Honda Super Rune - a Wrinkle Free Ride

Hanna wanted his one-off Rune to sport a 260-section rear tire, yet not fall prey to slow handling and reduced ground clearance-liabilities that could potentially crop up in a poorly engineered execution. He also wanted the lines to be cleaned up even further from the sleek-for-a-stocker curves of the original, and to nudge the big beast into more of a classic hot-rod look, complete with flames and lots of chrome. Hagan's response? "It's just metal."

Unlike some of the more elemental bikes out there (most Stars and Harleys), the Rune is a typical Honda in its innate complexity. To squeeze in a larger slice of "meat" under the rear fender, everything from the seat on back had to be junked and redesigned. So before he even spun any wrenches, Hagan photographed the stock bike from all angles to capture the essence of the machine and note how components lined up. He then used the data to generate a blueprint for the eventual custom. For a custom that, in the end, would appear relatively mild, a lot of re-engineering had to happen.

In part, all this prep work was needed because Hagan didn't want to utilize the cheap parlor trick of offsetting the rear wheel to generate clearance for the fat 260 tire. Instead, he fabricated a whole new swingarm, drive shaft and hub. Utilizing the ends of the hollow stock drive shaft, he welded in a new center made of 1.5-inch solid steel. The resulting shaft was thinner than the stocker and left more room for the tire, which in turn allowed the single-sided arm to hug the body a little closer. A stock rear U-joint was also used in the all-new hub, which hides all of the hardware beneath its star-shaped spinner. While most hardware on the bike was of the one-off variety, the wheel is actually a production piece for Iron Thunder (of which this one was the first). And because a 260-series tire won't fit between the stock mufflers, the system was cut and extended with a new muffler system that has a slightly more robust (but not obnoxious) sound.

Overhead shots of the bike show the precision with which Hagan centered the tire-hugging fender over the big rear tire. As with the dirty underthings, the seat and fender were made from scratch by IT as well. The stock chrome side covers were incorporated into the new tailsection, giving a more "factory" look to the conversion. On the other hand, the new rear fender is a molded hot-rod-esque piece. A piece of glass is set into the curve of it, covering the tag and holding the unbroken line of the fender. Gone are the unsightly gaps between seat and fender; the new saddle sets into a seat pocket designed in tandem with it. All molding and finishing work on the new rear section was completed by IT's Jimmy G, who also tied all the curvaceousness together with an all-new sub-frame that hides and supports a new battery box as well.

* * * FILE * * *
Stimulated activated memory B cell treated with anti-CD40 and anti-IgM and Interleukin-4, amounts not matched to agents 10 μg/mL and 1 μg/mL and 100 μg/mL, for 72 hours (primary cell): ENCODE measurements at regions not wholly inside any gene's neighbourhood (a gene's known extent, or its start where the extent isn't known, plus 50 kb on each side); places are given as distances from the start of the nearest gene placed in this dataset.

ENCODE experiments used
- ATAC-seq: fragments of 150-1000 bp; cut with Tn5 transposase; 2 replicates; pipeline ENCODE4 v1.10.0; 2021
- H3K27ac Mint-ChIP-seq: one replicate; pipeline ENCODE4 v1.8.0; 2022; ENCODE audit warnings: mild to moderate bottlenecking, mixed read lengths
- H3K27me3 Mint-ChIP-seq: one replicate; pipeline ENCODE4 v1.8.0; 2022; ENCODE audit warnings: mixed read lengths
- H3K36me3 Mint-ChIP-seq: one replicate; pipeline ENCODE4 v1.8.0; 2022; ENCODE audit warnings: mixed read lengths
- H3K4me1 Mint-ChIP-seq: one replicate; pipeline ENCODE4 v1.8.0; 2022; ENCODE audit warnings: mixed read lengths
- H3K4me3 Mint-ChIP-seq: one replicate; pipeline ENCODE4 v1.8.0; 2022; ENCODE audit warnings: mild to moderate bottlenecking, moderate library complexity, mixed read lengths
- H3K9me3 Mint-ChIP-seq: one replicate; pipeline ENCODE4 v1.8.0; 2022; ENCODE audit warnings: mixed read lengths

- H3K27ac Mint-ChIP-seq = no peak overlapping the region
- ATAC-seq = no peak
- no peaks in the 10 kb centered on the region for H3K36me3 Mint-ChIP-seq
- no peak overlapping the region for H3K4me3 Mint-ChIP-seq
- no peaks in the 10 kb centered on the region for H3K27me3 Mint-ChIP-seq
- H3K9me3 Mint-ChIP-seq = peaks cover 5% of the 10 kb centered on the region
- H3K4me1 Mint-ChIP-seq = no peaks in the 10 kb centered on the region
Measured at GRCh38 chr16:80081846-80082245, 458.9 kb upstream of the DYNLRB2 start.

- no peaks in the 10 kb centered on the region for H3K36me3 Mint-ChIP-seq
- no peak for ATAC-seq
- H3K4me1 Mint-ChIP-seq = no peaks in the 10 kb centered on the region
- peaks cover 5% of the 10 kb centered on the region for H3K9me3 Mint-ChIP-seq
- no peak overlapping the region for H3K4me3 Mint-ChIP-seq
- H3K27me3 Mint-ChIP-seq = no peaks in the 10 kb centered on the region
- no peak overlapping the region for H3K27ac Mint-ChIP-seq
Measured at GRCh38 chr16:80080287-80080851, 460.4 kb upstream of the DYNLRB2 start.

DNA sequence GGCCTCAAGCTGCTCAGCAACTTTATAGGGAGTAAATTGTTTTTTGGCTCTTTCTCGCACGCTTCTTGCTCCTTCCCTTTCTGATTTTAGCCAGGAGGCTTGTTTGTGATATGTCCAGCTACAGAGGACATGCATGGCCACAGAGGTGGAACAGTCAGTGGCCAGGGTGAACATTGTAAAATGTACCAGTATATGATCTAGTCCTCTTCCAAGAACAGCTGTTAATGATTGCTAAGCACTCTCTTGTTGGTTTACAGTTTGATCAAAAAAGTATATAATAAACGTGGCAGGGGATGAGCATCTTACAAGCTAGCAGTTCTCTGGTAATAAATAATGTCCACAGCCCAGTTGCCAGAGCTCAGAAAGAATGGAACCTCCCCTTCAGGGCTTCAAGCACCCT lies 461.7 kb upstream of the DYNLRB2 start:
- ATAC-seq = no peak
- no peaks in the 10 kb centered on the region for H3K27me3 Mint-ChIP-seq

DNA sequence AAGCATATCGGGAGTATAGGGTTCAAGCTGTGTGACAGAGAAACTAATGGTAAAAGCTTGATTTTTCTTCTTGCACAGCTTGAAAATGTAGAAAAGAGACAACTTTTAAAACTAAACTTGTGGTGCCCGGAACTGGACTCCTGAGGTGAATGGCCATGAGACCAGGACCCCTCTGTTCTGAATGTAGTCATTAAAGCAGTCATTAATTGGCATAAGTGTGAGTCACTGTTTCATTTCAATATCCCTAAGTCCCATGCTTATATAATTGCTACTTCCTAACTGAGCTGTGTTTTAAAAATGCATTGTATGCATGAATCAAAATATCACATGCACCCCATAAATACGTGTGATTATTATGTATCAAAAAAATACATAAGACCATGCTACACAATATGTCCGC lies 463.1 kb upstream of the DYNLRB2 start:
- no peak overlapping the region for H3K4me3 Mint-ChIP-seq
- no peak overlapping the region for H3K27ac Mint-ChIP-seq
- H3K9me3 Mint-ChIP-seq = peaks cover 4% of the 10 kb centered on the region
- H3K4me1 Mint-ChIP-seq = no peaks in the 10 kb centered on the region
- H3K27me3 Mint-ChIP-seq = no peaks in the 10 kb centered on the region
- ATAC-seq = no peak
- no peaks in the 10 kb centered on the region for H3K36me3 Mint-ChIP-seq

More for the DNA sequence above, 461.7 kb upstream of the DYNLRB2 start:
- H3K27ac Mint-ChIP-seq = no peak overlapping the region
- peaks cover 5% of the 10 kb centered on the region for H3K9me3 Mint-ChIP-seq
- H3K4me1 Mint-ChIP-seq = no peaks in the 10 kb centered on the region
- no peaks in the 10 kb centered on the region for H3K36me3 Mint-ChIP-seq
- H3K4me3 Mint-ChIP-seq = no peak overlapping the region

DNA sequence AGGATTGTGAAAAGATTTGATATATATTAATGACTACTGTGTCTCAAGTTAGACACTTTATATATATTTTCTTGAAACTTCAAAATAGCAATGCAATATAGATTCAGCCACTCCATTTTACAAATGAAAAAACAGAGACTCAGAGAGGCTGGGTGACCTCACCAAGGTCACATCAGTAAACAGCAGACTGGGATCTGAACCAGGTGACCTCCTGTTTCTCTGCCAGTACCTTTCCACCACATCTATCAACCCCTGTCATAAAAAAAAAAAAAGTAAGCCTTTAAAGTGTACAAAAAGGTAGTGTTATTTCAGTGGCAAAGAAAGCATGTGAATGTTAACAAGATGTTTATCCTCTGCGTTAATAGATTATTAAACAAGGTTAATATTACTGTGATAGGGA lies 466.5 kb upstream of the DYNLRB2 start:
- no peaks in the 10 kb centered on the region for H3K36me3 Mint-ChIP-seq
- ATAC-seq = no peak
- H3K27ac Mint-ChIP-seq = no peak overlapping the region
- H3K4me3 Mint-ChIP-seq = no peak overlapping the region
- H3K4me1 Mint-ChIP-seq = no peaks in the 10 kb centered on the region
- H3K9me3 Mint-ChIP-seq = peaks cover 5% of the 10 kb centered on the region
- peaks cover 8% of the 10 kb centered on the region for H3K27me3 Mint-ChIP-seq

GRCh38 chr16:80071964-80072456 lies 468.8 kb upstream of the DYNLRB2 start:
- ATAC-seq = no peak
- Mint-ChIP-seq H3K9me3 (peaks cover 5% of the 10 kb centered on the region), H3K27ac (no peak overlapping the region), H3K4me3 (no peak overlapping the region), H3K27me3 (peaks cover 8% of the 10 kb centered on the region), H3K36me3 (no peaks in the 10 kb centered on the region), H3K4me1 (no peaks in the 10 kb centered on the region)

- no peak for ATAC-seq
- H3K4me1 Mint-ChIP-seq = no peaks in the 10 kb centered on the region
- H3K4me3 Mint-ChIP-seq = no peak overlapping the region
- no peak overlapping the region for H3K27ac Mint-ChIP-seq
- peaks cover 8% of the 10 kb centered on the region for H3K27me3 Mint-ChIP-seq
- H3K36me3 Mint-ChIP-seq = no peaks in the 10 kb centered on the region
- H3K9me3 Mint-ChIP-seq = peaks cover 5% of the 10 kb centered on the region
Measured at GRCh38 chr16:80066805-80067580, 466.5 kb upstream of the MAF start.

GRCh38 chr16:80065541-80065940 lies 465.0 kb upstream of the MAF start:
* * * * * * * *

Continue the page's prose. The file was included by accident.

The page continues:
Other than the aforementioned reconstruction, the rest of the bike remained relatively untouched. Chrome bits were added through- out, and the bodywork was shot with flames over a Vivid Black base. The recessed seat was designed to look like it came out of a '69 Camaro (complete with Chevy SS logo). And so, despite all the work, the Super Sport Rune doesn't look like some kind of outrageous custom. The fat rear suits the overall look of the bike far better than the skinny stock rubber.

Normally, in the case of a one-of-a-kind bike like this, we wouldn't get to test the builder's claims of neutral handling, but fate interceded in the form of the Florida State Police. After a confrontation with a trooper while we were shooting some photos, the parties involved came to find out that Hagan's license had expired-so someone else had to ride the Rune back!

Indeed, during our ride we discovered that the modified Rune really did handle like a stock machine (other than possessing the tendency of all bikes with a sizeable tire-contact patch to get jostled on uneven pavement). Compared with other fat-tired cruisers, the agility of the long machine lay somewhere between the heavy-steering Victory Hammer and the more nimble Suzuki M109.

Despite its affinity for the open road, however, the Super Sport Rune would not go on to a glorious career riding the twisting roads of Alabama. Instead, Hanna, after a short time with it, decided this bike's place is in the Barber Vintage Motorsports Museum in Birmingham. And if you're wondering why you haven't heard more noise from a talented builder like Iron Thunder's Bryan Hagan, after building the Super Sport Rune, he took a sabbatical from building bikes to return to his military roots, maintaining the oft-abused machinery of the 82nd Airborne (of which he's a veteran) in southern Iraq.

IRON THUNDER SUPER SPORT RUNE
Owner Barber Vintage Motorsports Museum, donated by Hanna Steel Corp.
Fabrication Bryan Hagan and Jimmy G of Iron Thunder Cycles
Assembly Bryan Hagan of Iron Thunder Cycles
MODIFICATIONS
Exhaust Iron Thunder Cycles with modified stock heat shields
Frame Stock main frame with custom rear sub-frame (bike was cut in half just aft of the fuel tank and custom fabricated from there back)
Swingarm Custom fabricated with drive shaft 0 offset with billet 1.75 hub
Rear wheel 18/8.5 wide custom-made-three-piece, double spinner with blind hub
Rear tire 260 18-inch Metzeler
Brakes Chromed stock rotors and calipers
Paint Vivid black with hot-rod flames by Jimmy G Paint and Design
Other finishes Chrome by S&H;
Miscellaneous Custom-made rear fender by Iron Thunder Cycles (steel); Drag Specialties' rear turn signals; custom-made seat pan and seat by Matt Earp of Earp's Upholstery